Lightning Strike Chances are Increasing in Dubai Due to Skyscrapers
Last updated on May 15th, 2013
According to a technical expert, Sonjib Banerjee, technical director of Duval Messien, a French multinational specialized in Global Protection services, With more and more tall structures coming up in Dubai, the chances of a lightning strike is increasing.
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Mr.Sonjib Banerjee said it is a myth that Dubai and the Gulf area are not vulnerable to lightning strikes. He referred to a lightning strike near Burj Dubai on November 26 and said it confirms the need for adequate lightning protection measures for all tall structures.
“The thunderstorm days in the UAE are about 10 per year. This means that, one lightning strike may happen per square kilometer per year in worst conditions, with a minimum of one lightning strike per 7 square kilometer per year,” he said.
“A 100-meter-high building of 30 floors is five times more at risk in comparison to 50-meter-high building of 15 floors. This risk factor goes up, as the height of the building goes up,” he said.
Banerjee said the probability of a lightning strike is calculated based on utility, type of construction and location of the structure.
Banerjee also said proper earthing is the only “safety valve” in the event of any electrical fault or lightning strike. The key challenge of the industry is to disseminate the latest knowledge in earthing science and to incorporate the latest technology in the country’s safety regulations, he said.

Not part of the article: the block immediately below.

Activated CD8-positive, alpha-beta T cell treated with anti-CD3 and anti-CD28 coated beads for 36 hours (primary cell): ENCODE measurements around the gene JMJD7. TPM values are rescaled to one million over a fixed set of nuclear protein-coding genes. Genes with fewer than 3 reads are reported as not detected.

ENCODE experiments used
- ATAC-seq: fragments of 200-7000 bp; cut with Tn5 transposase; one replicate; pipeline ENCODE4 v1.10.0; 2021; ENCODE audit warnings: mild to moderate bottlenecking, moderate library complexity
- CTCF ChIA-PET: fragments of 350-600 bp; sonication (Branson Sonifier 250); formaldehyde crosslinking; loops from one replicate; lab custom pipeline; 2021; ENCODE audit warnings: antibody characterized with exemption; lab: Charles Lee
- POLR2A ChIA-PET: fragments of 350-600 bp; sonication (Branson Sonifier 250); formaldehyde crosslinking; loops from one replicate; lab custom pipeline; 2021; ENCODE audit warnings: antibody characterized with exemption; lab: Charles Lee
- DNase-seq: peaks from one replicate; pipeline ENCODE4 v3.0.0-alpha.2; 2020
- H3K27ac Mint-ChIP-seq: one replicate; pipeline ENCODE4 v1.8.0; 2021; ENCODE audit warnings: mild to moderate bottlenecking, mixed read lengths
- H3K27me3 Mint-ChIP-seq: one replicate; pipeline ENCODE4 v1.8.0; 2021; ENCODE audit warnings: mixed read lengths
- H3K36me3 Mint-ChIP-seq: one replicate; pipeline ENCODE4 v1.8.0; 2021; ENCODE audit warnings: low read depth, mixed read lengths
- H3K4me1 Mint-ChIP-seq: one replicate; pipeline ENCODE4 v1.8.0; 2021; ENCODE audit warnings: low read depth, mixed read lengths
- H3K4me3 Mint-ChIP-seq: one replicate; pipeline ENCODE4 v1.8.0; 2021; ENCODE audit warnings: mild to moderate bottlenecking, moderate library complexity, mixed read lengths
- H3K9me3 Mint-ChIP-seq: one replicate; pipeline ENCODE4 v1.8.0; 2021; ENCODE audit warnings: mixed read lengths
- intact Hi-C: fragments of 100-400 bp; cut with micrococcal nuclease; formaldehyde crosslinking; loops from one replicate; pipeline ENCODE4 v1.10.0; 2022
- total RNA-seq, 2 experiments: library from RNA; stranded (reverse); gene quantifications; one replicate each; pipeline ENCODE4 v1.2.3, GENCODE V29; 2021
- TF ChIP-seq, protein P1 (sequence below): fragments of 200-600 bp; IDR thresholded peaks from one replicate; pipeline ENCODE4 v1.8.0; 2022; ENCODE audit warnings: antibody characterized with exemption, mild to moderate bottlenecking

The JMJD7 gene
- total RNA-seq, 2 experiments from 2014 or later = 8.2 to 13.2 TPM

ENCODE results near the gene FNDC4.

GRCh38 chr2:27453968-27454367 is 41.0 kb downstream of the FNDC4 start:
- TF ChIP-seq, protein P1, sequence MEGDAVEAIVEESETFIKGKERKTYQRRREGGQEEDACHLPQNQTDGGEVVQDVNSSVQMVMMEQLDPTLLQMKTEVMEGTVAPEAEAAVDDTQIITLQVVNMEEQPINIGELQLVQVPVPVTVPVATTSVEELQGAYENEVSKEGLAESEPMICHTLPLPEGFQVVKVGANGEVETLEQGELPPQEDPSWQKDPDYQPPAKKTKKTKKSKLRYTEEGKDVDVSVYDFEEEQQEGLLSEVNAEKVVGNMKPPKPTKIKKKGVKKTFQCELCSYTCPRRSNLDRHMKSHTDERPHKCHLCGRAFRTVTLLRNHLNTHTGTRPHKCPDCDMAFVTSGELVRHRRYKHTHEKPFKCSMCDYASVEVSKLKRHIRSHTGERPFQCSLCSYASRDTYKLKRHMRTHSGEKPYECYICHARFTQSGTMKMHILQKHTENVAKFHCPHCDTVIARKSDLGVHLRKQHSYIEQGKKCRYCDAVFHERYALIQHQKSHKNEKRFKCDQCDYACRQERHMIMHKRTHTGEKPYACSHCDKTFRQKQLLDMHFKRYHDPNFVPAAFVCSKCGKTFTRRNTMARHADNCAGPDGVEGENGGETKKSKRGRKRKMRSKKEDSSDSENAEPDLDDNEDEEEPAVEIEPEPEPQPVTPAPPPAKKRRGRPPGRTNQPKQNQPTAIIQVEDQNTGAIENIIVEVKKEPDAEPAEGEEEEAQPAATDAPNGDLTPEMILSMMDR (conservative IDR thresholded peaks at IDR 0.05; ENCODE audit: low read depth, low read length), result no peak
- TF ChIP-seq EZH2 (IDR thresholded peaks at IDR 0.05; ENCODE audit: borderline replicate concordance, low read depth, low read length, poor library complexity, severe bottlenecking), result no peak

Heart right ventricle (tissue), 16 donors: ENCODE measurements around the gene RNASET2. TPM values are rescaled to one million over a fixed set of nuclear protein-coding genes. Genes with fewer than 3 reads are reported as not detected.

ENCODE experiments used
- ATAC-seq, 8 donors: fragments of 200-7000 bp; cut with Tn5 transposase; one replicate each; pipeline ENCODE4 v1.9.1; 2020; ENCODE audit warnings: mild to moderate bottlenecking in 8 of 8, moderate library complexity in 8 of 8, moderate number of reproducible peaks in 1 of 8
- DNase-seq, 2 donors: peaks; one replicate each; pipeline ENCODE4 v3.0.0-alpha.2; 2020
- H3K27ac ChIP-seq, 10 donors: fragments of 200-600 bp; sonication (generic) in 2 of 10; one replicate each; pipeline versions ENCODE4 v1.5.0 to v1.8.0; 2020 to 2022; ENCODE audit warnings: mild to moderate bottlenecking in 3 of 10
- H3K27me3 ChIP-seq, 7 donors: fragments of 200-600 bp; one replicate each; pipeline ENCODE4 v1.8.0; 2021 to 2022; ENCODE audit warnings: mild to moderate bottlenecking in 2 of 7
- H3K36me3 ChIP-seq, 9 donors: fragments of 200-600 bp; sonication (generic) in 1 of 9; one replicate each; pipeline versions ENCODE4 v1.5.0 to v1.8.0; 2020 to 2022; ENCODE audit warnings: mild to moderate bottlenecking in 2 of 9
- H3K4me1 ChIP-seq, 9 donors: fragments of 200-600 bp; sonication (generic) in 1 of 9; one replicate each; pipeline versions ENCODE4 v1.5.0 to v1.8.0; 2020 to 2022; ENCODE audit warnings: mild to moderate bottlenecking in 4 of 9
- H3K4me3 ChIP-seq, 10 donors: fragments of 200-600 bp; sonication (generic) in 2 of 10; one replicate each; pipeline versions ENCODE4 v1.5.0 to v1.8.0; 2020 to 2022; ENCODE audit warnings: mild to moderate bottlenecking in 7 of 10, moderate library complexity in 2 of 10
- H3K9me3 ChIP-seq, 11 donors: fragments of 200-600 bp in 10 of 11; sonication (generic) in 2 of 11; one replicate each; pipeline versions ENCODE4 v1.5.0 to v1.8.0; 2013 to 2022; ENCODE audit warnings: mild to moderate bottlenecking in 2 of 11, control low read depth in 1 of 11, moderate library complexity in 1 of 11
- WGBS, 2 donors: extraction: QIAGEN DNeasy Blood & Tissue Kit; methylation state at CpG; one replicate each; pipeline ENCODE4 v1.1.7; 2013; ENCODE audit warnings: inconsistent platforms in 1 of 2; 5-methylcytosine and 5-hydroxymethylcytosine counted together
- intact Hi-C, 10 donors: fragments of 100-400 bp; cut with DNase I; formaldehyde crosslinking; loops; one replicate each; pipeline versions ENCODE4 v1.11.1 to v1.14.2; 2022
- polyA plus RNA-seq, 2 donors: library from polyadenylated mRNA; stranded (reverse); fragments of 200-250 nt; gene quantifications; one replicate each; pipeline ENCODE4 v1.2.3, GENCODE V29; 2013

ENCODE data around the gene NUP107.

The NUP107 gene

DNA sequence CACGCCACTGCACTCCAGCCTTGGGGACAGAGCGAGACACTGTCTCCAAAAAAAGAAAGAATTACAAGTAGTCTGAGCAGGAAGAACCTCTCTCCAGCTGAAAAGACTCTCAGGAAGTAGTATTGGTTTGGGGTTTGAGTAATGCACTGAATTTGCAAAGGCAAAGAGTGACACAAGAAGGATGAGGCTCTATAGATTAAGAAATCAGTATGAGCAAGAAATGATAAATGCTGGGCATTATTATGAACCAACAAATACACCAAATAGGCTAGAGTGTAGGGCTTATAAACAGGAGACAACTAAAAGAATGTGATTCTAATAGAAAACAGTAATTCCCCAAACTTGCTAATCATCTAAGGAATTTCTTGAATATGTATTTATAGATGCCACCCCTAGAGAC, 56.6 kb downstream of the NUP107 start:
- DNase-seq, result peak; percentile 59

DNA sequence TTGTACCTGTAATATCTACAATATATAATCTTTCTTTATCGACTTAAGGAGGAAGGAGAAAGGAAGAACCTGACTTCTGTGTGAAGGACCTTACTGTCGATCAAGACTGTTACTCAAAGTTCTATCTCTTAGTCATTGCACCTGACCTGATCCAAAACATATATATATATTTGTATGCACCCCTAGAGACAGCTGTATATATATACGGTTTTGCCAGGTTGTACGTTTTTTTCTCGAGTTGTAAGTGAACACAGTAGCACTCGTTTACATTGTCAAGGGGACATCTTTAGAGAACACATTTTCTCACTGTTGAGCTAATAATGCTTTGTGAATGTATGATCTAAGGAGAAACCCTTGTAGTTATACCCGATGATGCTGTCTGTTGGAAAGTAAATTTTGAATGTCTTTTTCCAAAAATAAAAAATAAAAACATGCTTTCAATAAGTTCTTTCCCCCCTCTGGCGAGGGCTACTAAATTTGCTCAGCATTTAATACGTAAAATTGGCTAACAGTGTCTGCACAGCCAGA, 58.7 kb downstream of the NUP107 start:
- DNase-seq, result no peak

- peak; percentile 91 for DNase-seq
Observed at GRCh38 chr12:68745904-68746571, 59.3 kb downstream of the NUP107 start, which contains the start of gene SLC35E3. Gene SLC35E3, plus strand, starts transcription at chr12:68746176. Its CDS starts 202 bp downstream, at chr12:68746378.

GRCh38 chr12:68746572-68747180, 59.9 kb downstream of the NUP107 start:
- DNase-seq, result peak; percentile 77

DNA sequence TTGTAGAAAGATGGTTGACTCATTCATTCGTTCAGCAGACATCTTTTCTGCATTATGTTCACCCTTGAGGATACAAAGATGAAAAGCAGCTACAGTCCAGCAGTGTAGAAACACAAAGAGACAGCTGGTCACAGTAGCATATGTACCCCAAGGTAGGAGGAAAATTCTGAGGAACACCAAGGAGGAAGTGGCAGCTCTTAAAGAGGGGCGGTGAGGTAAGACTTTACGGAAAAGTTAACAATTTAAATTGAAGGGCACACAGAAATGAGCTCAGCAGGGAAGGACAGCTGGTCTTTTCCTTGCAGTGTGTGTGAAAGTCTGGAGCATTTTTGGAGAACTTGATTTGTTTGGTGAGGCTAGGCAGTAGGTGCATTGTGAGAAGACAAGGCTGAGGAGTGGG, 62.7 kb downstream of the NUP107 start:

“A survey reveals that 70 per cent of the residents in the UAE are at risk of being involved in electrical fires. Use of proper electrical accessories like three-pin plugs and sockets and branded circuit breakers are some precautionary measures against electrical fire hazards,” he said.
“We need to have safety measures inbuilt in the system to avert it. Inflammable materials catch fire faster, but they are part of our life at home or work. The consequential damages in both cases are huge,” he said.
Standards of electrical safety of structures are defined in various international codes. Banerjee said the structures in Dubai need to follow these codes without compromise. The implication of such compromise may directly affect the safety of lives and assets. It also involves understanding the effect of the structures on the environment.
“In the entire concept of electrical safety system, buildings in Dubai like all parts of the world, must adhere to proven standards. Currently we believe there may be a need to re-evaluate some areas of concern, based on latest available technology and proven science,” he said.